True Hoops

True Hoops

Thursday, June 21, 2012

On the Cusp

The Miami Heat are on the verge of winning the NBA championship.
This shouldn't come as a shock.
But, it may be a little surprising as to how they actually got to this position.

As they have done all series long, the Thunder big three out scored the Heat's big three in game 4. The Durant/Westbrook/Harden trio combed for 79 points while the LeBron/Wade/Bosh trio combined for 66 points. For the series, the Thunder trio is averaging 70 points per game, compared the Heat trio's average of just over 65 points per game.

You would think since 3/4 of the games in this series have been decided by 6 points or less, having a -5 point deferential from their stars wouldn't bode well for the Heat.


Not when the Heat's supporting players are decisively outplaying that of the Thunder's. Not when Mario Chalmers goes off for 25 points in game 4, including the last 5 points for the Heat to close it out. Who cares about only three players? With those 25 points, the Heat's big three + 1 combined for 91 points - clearly pushing them over the top.

Truth be told, having that extra help hasn't been aberration for the Heat in the Finals. Okay, maybe Chalmers' performance was a little bit of an aberration, I mean after all with 26 for LeBron, 25 for Wade, and 25 for Chalmers the Heat became the first team in the NBA Finals to have three players score at least 25 points since the Lakers did it in 1984 with Magic, Worthy, and Abdul-Jabar. But still, the notion of a 4th player making significant contributions has been a consistent theme for the Heat thus far in the Finals.

Dig this: the Heat have had a 4th player score in double figures 3/4 games this series (Battier twice and Chalmers once). The Thunder, on the other hand, have yet to have a 4th player score in double figures.
Of course, the Thunder have also only had one game in which every member of their big three score in double figures, but that's another issue.

As stated last time, the emergence of the Heat supporting players has surely been the biggest irony - and thus far defining factor - of this series. Coming in, the Heat was the team supposed to be top heavy and lacking depth. While the Thunder was supposed to be the team more balanced with numbers and chemistry. This couldn't have been anymore opposite from the truth in game 4. Beyond Chalmers' 25 points, you had Norris Cole off the bench with 8 points, and even without scoring as much, the Heat still had Battier making winning plays by tipping a loose ball out to Chalmers with under 20 seconds to go in the game.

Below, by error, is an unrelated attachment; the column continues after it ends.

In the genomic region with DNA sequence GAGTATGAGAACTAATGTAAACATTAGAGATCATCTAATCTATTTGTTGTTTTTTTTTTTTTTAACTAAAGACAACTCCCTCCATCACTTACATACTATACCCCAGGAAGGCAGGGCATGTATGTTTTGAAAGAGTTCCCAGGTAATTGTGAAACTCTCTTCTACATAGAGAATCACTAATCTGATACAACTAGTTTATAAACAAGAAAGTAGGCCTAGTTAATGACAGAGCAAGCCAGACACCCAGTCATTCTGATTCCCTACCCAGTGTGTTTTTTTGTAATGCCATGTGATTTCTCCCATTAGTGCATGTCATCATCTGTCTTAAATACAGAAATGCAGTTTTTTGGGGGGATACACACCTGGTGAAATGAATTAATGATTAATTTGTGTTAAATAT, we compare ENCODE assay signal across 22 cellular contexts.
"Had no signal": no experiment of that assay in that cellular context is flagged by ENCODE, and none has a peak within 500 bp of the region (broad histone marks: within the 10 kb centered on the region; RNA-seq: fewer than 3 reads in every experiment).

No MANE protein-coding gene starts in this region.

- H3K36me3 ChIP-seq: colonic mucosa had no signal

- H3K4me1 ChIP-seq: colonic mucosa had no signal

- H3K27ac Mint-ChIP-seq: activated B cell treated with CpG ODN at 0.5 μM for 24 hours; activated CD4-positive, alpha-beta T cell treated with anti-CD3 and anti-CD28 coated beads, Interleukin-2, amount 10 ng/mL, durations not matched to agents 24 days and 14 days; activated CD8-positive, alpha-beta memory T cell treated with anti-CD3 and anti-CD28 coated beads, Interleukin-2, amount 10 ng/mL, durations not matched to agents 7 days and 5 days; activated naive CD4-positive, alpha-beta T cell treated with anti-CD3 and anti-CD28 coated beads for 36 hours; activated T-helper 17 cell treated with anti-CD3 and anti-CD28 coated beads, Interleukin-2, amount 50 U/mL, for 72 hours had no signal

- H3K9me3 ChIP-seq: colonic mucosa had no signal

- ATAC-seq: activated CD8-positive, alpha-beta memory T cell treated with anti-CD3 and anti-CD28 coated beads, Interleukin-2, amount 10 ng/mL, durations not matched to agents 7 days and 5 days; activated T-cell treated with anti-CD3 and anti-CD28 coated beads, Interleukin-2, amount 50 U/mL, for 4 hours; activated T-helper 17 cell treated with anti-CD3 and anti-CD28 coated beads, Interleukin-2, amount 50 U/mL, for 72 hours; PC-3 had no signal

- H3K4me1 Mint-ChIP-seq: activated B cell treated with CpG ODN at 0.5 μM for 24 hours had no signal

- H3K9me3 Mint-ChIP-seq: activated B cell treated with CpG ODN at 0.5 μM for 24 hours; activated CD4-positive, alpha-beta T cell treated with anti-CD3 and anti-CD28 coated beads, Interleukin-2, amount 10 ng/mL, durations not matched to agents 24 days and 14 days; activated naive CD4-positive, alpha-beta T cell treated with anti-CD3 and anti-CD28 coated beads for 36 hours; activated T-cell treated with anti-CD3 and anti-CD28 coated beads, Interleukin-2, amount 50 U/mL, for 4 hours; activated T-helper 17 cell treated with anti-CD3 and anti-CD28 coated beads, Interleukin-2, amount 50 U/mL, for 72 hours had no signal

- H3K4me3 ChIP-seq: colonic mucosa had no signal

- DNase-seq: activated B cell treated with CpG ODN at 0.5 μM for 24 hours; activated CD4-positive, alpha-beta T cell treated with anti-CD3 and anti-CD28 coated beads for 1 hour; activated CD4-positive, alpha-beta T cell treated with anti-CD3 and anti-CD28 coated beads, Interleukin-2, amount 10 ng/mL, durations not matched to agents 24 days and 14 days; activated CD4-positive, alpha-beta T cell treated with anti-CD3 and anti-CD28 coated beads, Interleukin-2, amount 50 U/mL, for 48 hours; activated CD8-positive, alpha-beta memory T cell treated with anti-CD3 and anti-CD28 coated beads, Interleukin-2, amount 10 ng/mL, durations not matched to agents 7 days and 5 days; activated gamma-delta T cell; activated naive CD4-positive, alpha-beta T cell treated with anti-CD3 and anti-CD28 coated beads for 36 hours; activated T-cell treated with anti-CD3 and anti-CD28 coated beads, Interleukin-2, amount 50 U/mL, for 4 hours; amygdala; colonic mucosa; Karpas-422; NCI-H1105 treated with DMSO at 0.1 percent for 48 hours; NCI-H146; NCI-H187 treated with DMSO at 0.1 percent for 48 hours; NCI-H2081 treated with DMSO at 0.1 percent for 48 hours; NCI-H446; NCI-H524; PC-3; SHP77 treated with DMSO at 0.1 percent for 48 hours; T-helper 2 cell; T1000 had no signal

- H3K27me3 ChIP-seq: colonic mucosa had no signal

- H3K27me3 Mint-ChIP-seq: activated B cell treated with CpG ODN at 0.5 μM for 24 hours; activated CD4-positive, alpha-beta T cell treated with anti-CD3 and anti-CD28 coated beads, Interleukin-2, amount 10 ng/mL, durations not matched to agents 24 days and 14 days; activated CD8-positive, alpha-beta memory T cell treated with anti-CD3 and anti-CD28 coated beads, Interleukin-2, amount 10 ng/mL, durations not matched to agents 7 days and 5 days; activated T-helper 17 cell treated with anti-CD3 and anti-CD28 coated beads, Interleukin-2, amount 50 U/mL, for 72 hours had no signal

What balance.
And then you had the Thunder, who are suddenly top heavy and without any support for their stars. In game 4 Westbrook was absolutely brilliant with 43 points and Durant - as always -  was impressive with 28. But as eluded to earlier, no one else on OKC scored in double figures.

Did anyone see this turn of events coming???

I know someone that might have.

I would like to bring up something I asked LeBron a couple of weeks ago, after his 45 point, 15 rebound, and 5 assist performance in game 6 of the Eastern conference finals. After almost single handedly staving of elimination, I asked LeBron if "it was ever anymore apparent how essential it was....that he continues to shoot the ball......even if it's over 2-3 defenders?" With a laugh, he responded "This is a team game. Without my teammates we don't win this game. I am very good at math, if 2-3 defenders are on me that means someone is open. I will continue to pass the ball to my teammates when they are open. I have confidence in them that they will make the shot. That's they way I was raised and learned how to play the game. And that's the way I will continue to play the game."